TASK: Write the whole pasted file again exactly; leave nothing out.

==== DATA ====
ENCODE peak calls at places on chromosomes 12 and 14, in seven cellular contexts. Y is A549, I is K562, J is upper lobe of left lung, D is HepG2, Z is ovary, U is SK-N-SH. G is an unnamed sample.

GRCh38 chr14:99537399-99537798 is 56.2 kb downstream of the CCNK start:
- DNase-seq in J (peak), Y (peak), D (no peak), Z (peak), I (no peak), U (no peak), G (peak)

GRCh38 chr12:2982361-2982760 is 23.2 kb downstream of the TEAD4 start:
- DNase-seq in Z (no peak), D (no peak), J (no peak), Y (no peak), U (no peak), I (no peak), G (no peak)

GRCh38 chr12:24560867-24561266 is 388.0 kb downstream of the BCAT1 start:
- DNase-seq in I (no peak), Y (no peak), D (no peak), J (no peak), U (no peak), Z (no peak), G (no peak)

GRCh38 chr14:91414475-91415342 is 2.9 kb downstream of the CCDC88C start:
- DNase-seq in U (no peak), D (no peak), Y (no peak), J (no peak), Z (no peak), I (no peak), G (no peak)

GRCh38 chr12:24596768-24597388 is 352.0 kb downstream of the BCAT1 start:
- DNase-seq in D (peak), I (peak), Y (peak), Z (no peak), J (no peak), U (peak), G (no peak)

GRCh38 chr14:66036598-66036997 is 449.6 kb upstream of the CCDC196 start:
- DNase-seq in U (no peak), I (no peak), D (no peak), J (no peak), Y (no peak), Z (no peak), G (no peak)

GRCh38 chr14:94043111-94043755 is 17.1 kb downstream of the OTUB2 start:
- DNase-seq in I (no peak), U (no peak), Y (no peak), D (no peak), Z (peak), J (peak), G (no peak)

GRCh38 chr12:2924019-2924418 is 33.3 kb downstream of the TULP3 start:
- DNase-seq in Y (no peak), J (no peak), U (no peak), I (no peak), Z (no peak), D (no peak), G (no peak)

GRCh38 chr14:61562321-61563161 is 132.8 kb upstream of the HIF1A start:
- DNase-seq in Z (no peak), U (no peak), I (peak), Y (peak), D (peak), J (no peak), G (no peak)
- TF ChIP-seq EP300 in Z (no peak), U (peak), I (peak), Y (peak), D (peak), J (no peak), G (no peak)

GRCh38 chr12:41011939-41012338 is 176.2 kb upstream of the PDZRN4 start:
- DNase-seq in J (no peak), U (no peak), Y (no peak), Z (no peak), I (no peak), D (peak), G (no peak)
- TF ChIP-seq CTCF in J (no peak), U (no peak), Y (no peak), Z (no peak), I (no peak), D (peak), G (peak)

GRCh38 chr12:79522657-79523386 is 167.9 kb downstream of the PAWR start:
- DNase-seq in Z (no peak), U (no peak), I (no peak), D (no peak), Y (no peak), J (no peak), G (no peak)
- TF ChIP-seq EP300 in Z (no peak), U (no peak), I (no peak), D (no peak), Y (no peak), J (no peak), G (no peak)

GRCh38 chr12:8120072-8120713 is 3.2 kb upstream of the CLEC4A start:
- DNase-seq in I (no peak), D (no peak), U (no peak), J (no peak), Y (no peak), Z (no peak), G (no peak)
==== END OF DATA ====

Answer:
ENCODE peak calls at places on chromosomes 12 and 14, in seven cellular contexts. Y is A549, I is K562, J is upper lobe of left lung, D is HepG2, Z is ovary, U is SK-N-SH. G is an unnamed sample.

GRCh38 chr14:99537399-99537798 is 56.2 kb downstream of the CCNK start:
- DNase-seq in J (peak), Y (peak), D (no peak), Z (peak), I (no peak), U (no peak), G (peak)

GRCh38 chr12:2982361-2982760 is 23.2 kb downstream of the TEAD4 start:
- DNase-seq in Z (no peak), D (no peak), J (no peak), Y (no peak), U (no peak), I (no peak), G (no peak)

GRCh38 chr12:24560867-24561266 is 388.0 kb downstream of the BCAT1 start:
- DNase-seq in I (no peak), Y (no peak), D (no peak), J (no peak), U (no peak), Z (no peak), G (no peak)

GRCh38 chr14:91414475-91415342 is 2.9 kb downstream of the CCDC88C start:
- DNase-seq in U (no peak), D (no peak), Y (no peak), J (no peak), Z (no peak), I (no peak), G (no peak)

GRCh38 chr12:24596768-24597388 is 352.0 kb downstream of the BCAT1 start:
- DNase-seq in D (peak), I (peak), Y (peak), Z (no peak), J (no peak), U (peak), G (no peak)

GRCh38 chr14:66036598-66036997 is 449.6 kb upstream of the CCDC196 start:
- DNase-seq in U (no peak), I (no peak), D (no peak), J (no peak), Y (no peak), Z (no peak), G (no peak)

GRCh38 chr14:94043111-94043755 is 17.1 kb downstream of the OTUB2 start:
- DNase-seq in I (no peak), U (no peak), Y (no peak), D (no peak), Z (peak), J (peak), G (no peak)

GRCh38 chr12:2924019-2924418 is 33.3 kb downstream of the TULP3 start:
- DNase-seq in Y (no peak), J (no peak), U (no peak), I (no peak), Z (no peak), D (no peak), G (no peak)

GRCh38 chr14:61562321-61563161 is 132.8 kb upstream of the HIF1A start:
- DNase-seq in Z (no peak), U (no peak), I (peak), Y (peak), D (peak), J (no peak), G (no peak)
- TF ChIP-seq EP300 in Z (no peak), U (peak), I (peak), Y (peak), D (peak), J (no peak), G (no peak)

GRCh38 chr12:41011939-41012338 is 176.2 kb upstream of the PDZRN4 start:
- DNase-seq in J (no peak), U (no peak), Y (no peak), Z (no peak), I (no peak), D (peak), G (no peak)
- TF ChIP-seq CTCF in J (no peak), U (no peak), Y (no peak), Z (no peak), I (no peak), D (peak), G (peak)

GRCh38 chr12:79522657-79523386 is 167.9 kb downstream of the PAWR start:
- DNase-seq in Z (no peak), U (no peak), I (no peak), D (no peak), Y (no peak), J (no peak), G (no peak)
- TF ChIP-seq EP300 in Z (no peak), U (no peak), I (no peak), D (no peak), Y (no peak), J (no peak), G (no peak)

GRCh38 chr12:8120072-8120713 is 3.2 kb upstream of the CLEC4A start:
- DNase-seq in I (no peak), D (no peak), U (no peak), J (no peak), Y (no peak), Z (no peak), G (no peak)